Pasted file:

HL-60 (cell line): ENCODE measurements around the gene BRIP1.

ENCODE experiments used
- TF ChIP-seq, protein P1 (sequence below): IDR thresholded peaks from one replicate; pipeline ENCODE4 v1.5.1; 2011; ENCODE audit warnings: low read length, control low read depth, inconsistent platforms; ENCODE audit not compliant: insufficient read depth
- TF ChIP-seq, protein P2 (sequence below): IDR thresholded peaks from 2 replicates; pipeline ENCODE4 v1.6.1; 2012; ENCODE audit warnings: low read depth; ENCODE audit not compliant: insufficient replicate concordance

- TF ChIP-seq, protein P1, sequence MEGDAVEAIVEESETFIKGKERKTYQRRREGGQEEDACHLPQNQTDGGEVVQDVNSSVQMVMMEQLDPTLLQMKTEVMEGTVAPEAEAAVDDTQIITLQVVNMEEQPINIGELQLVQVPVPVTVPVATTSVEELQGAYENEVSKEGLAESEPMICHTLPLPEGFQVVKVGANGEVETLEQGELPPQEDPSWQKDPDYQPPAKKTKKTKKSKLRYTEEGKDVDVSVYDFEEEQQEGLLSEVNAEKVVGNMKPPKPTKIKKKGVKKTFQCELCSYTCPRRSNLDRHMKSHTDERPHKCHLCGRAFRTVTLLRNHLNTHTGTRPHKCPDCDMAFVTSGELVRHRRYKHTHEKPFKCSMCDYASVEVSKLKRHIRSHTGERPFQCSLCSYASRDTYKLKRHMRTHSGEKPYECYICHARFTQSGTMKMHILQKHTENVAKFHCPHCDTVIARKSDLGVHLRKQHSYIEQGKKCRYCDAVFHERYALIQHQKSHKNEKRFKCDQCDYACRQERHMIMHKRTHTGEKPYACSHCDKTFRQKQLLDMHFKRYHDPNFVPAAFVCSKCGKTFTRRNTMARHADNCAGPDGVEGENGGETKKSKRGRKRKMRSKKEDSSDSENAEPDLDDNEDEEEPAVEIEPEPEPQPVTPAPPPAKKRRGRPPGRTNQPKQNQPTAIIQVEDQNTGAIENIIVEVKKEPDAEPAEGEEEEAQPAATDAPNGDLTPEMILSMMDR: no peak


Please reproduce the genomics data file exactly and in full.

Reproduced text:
HL-60 (cell line): ENCODE measurements around the gene BRIP1.

ENCODE experiments used
- TF ChIP-seq, protein P1 (sequence below): IDR thresholded peaks from one replicate; pipeline ENCODE4 v1.5.1; 2011; ENCODE audit warnings: low read length, control low read depth, inconsistent platforms; ENCODE audit not compliant: insufficient read depth
- TF ChIP-seq, protein P2 (sequence below): IDR thresholded peaks from 2 replicates; pipeline ENCODE4 v1.6.1; 2012; ENCODE audit warnings: low read depth; ENCODE audit not compliant: insufficient replicate concordance

- TF ChIP-seq, protein P1, sequence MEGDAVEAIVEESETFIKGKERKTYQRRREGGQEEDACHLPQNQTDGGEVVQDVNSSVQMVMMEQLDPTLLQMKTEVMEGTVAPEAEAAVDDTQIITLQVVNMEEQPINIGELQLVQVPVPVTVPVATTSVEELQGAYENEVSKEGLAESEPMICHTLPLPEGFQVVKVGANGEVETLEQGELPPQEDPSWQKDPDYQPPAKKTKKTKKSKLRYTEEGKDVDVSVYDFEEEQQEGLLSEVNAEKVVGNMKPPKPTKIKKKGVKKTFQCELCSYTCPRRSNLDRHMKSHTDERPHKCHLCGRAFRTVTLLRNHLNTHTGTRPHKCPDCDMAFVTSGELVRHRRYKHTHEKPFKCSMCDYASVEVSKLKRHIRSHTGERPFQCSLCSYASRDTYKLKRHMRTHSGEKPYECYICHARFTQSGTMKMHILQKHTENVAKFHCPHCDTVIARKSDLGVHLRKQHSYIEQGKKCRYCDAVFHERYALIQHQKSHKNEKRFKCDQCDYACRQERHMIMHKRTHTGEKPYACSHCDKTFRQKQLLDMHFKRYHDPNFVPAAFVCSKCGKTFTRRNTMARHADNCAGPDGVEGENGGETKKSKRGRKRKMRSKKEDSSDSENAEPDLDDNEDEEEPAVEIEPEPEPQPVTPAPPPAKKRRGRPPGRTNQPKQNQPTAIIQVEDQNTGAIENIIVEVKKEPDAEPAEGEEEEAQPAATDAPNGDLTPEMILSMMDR: no peak